Selecting an appropriate retaining ring for an application typically involves evaluating factors such as installation stress, the radial load exerted by the ring, and the thrust capacity of the ring. And because the groove that holds the ring is integral to the ring’s performance, groove deformation needs to be considered as well.
But when an external retaining ring is used on a rotating shaft, centrifugal forces can cause the ring to lift out of its groove, leading to ring failure, so maximum speed becomes an important selection factor as well.
The maximum speed that an external retaining ring can withstand is the speed at which the force holding the ring in its groove becomes zero, and is determined by the ring’s material properties and size.
N = maximum rotational speed (rpm)
3600 = conversion from rotations per second to rotations per minute (square root of 3600 = 60)
V = radial interference between ring and groove, also referred to as “cling” (in)
DG = groove diameter (in)
DI = ring inside diameter (in)
I = planar moment of inertia (in4)
Because the ring has a rectangular cross section, we use the planar moment of inertia (also referred to as second moment of area) formula for a rectangle, using the ring’s thickness and section width as the base and height of the rectangle.
t = ring thickness (in)
b = ring radial section width, or wall (in)
E = modulus of elasticity (psi) = 29 x 106 psi (for most steels, excluding stainless alloys)
g = acceleration due to gravity (in/s2) = 386.4 in/s2
4π2 = factor to convert to revolutions (square root of 4π2 = 2π, which is the number of radians in one revolution)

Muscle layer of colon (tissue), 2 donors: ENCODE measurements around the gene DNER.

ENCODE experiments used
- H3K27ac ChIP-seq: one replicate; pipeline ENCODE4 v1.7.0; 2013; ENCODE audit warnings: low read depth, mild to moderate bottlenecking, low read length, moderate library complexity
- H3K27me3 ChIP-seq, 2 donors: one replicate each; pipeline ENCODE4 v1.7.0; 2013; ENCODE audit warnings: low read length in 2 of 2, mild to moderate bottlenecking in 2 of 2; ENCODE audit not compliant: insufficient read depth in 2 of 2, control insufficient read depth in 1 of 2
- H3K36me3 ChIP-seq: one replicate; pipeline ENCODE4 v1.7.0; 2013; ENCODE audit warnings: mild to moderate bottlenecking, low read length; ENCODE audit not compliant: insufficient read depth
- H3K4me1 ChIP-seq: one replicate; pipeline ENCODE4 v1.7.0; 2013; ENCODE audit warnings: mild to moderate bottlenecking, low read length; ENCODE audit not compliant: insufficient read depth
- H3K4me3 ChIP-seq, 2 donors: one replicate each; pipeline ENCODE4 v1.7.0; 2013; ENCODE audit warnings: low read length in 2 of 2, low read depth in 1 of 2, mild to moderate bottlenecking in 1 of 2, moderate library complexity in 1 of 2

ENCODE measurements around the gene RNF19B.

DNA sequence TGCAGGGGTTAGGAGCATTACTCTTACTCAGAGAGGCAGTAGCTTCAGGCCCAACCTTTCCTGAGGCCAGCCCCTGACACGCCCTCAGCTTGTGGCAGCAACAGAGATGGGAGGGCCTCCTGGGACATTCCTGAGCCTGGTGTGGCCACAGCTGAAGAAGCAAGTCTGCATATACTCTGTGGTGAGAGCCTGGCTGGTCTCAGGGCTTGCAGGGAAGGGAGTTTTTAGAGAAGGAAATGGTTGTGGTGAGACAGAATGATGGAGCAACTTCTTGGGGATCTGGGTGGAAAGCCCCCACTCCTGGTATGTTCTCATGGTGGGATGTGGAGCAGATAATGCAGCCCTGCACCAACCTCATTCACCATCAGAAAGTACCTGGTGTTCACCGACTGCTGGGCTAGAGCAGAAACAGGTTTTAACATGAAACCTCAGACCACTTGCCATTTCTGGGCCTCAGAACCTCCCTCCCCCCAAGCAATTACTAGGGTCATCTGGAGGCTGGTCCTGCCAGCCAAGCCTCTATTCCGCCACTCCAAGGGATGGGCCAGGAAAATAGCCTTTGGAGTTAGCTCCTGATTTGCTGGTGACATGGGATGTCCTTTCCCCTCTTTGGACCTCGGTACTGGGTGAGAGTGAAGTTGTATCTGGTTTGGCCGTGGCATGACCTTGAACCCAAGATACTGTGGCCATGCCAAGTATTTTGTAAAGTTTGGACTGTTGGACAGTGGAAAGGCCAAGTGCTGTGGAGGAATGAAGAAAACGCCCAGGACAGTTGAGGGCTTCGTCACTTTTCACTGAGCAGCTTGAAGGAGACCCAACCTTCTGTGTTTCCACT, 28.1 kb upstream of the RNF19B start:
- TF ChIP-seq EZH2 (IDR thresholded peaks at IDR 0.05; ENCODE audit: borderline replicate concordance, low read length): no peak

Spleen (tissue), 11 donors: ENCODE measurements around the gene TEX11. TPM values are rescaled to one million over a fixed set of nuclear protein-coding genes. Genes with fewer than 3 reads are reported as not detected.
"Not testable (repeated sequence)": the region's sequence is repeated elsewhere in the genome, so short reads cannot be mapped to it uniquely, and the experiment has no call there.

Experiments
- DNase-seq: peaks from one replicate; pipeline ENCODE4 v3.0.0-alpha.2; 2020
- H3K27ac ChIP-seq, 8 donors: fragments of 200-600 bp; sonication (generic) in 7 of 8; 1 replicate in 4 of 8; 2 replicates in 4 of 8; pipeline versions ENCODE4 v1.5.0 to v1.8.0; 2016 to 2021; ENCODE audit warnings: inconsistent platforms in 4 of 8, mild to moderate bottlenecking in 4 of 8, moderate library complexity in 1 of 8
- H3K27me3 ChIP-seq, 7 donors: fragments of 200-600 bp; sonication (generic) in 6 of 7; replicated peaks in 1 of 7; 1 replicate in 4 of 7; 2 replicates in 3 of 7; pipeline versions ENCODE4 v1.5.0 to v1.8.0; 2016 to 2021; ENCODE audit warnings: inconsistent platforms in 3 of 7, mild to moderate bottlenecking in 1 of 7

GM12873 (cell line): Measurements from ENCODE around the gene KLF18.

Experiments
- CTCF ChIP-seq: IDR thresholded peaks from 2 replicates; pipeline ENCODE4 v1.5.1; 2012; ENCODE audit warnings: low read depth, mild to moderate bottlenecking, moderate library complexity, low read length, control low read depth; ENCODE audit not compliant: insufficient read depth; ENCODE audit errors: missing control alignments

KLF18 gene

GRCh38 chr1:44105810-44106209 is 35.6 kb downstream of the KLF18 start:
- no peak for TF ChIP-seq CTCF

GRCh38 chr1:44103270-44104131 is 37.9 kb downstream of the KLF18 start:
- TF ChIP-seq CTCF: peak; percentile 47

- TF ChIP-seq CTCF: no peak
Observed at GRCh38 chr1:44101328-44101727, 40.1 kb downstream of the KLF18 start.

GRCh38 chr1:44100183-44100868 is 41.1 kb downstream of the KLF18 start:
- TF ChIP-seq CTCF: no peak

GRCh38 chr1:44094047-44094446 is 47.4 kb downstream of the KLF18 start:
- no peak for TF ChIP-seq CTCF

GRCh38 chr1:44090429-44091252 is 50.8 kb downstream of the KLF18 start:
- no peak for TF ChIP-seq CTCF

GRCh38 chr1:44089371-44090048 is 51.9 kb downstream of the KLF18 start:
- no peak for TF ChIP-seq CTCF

Y = factor for number of turns (1 turn = 1.909, 2 turns = 3.407, 3 turns = 4.958)
Spiral retaining rings can have more than one turn, or coil, around the ring’s diameter. Typical constant section and tapered rings have only one turn, so for these designs, the factor for one turn (1.909) is used.
γ = material density (lb/in3) = 0.283 lb/in3 (for most steels, excluding stainless alloys)
A = cross-sectional area (in2)
Rm = mean free radius (in)
For retaining rings made of most steels and steel alloys, except stainless versions, the known quantities can be combined, and the equation can be simplified to:
Note that in the denominator, we’ve used mean diameter, rather than the mean radius.
Dm = mean free diameter (in)
To address applications that run at high speed, retaining ring manufacturers have developed external rings with self-locking features that prevent the ring from failing, even under high centrifugal forces.
One design, used for spiral-wound retaining rings, incorporates a raised dome on the inside turn of the ring and a slot on the outside turn. As speed increases and the ring begins to expand, the dome slides along the slot, and the length of the slot limits the amount by which the ring can expand. Another design, used on traditional retaining rings, features a two-piece ring whose ends interlock when assembled onto a shaft, preventing the ring from expanding.
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